If you must switch projects–if, for instance, you receive a “revise and resubmit” decision with a tight deadline–I recommend that you always package up your current project so that it’s easier to pick it back up when you come back to it.
Parallel Writing: Working on Multiple Projects at the Same Time
Parallel writing, as opposed to serial writing, means intentionally working on multiple projects at the same time.
This is the strategy that I found worked the best for me when I was writing my first book because it allows me to make continual progress on my book (an extremely long-term project) while still finishing conference papers and articles at the same time.
Who Should Try Parallel Writing?
If you have more than one hour per day to write and already write most days, you should consider trying parallel writing to see if it works for you. It’s not recommended for people with less writing time per day because you risk losing too much time and focus switching projects so often.
Advantages to Parallel Writing
- I found that it more naturally fits the unpredictable nature of academic deadlines.
- In my view, it seems to better track with the need to regularly produce new writing and to submit finished pieces.
- It can also help authors establish and maintain forward momentum on extremely long-term projects like books while simultaneously publishing and presenting shorter pieces.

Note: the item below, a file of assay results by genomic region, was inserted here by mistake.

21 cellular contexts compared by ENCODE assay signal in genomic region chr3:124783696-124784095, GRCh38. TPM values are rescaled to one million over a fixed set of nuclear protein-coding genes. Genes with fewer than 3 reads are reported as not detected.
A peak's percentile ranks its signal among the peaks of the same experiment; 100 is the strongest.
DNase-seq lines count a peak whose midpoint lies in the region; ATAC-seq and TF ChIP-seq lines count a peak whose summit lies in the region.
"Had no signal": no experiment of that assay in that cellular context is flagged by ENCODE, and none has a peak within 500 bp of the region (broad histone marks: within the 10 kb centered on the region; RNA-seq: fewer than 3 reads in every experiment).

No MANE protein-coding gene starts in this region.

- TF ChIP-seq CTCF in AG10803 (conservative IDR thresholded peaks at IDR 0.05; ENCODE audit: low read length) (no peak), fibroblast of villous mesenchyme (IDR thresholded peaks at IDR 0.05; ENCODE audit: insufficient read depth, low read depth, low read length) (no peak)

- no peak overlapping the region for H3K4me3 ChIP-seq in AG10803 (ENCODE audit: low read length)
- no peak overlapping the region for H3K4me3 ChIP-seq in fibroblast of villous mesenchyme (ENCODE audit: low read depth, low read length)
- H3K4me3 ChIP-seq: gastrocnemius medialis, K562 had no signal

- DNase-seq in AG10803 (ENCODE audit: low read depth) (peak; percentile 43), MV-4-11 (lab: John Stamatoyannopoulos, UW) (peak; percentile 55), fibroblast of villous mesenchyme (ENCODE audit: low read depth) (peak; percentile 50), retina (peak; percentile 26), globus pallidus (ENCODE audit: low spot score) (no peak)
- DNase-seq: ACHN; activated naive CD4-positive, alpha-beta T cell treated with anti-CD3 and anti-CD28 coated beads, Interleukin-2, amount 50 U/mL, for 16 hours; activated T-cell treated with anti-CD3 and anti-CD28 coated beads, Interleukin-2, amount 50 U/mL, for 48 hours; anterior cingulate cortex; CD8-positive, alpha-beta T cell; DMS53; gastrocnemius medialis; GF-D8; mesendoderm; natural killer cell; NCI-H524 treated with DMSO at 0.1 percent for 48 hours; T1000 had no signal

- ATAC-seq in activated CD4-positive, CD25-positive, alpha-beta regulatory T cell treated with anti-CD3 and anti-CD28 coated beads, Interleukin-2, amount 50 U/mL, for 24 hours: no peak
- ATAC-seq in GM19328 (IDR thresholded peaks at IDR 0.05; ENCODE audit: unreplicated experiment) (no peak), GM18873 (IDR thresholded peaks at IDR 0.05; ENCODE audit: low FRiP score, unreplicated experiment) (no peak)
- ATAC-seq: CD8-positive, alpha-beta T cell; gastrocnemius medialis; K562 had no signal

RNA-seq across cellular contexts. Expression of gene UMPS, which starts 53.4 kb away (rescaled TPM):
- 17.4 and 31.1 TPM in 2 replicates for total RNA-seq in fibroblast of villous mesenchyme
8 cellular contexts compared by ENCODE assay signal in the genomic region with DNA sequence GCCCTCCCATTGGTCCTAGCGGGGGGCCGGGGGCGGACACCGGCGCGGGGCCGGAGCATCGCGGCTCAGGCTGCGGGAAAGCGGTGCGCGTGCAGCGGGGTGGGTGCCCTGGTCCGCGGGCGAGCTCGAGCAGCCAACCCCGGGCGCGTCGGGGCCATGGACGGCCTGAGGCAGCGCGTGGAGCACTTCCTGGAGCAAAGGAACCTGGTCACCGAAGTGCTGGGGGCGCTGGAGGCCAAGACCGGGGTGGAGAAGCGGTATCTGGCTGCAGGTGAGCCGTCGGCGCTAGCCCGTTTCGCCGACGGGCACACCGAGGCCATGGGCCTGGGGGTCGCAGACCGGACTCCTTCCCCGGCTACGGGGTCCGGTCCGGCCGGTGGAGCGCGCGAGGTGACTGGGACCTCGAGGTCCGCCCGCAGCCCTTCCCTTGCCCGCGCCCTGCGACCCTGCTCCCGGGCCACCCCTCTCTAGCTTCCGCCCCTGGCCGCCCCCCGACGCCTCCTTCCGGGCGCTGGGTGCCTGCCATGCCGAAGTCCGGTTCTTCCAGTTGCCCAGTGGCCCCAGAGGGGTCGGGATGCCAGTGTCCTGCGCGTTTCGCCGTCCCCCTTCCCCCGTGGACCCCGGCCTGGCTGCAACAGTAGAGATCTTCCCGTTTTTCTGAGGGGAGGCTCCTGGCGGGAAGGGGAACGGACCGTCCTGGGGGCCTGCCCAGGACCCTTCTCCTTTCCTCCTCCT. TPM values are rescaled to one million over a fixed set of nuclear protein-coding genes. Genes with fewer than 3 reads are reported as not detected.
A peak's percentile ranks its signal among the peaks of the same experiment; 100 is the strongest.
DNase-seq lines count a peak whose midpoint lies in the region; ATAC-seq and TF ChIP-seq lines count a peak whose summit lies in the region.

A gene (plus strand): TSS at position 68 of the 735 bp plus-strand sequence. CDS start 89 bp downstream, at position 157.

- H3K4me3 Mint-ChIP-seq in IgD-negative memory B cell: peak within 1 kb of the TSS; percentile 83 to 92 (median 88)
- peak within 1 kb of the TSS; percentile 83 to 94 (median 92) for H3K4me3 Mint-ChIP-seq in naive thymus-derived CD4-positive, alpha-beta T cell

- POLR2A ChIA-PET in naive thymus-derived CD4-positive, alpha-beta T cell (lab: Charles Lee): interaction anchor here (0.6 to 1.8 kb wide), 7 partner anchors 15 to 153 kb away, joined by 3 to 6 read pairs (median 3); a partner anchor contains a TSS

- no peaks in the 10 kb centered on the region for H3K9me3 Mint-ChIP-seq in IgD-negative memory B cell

- Switching projects can help prevent “burnout” or mental fatigue on any one project.
Disadvantages to Parallel Writing
- You risk spreading your mental energy too thin.
- Switching projects (or “task switching”) depletes some of your focus.
How to Set up Parallel Writing
In my formulation, parallel writing means working each day on two different writing projects, during two different writing sessions.
Here’s how I set it up.
First Writing Session (1-2 h) in the morning : Drafting Project
My first writing session was always devoted to what I termed my current drafting project. This was always the next piece of new prose that I had to produce, usually a conference paper (that I planned to expand into an article or book chapter).
This session was devoted to generative writing, close readings, and getting words down on the page. I usually saved reading for later in the day, but sometimes read during this time if absolutely necessary.
Usually I worked on the drafting project for multiple weeks in a row until it was done. This ensured that I was always producing new writing.
Second Writing Session (1-2h) sometimes morning, sometimes afternoon: Revising/Urgent Project
During my second writing session I focused one of two types of projects. Either I worked on the next most urgent project (like whenever I got “revise and resubmit” decisions) or needed to write a conference abstract. Alternatively, I also used this slot to revise dissertation chapters into their book counterparts, or to expand and revise conference papers.
Usually I worked on these revising projects for multiple weeks in a row until they were done, unless another revising project became more urgent. This ensured that I was always finishing projects.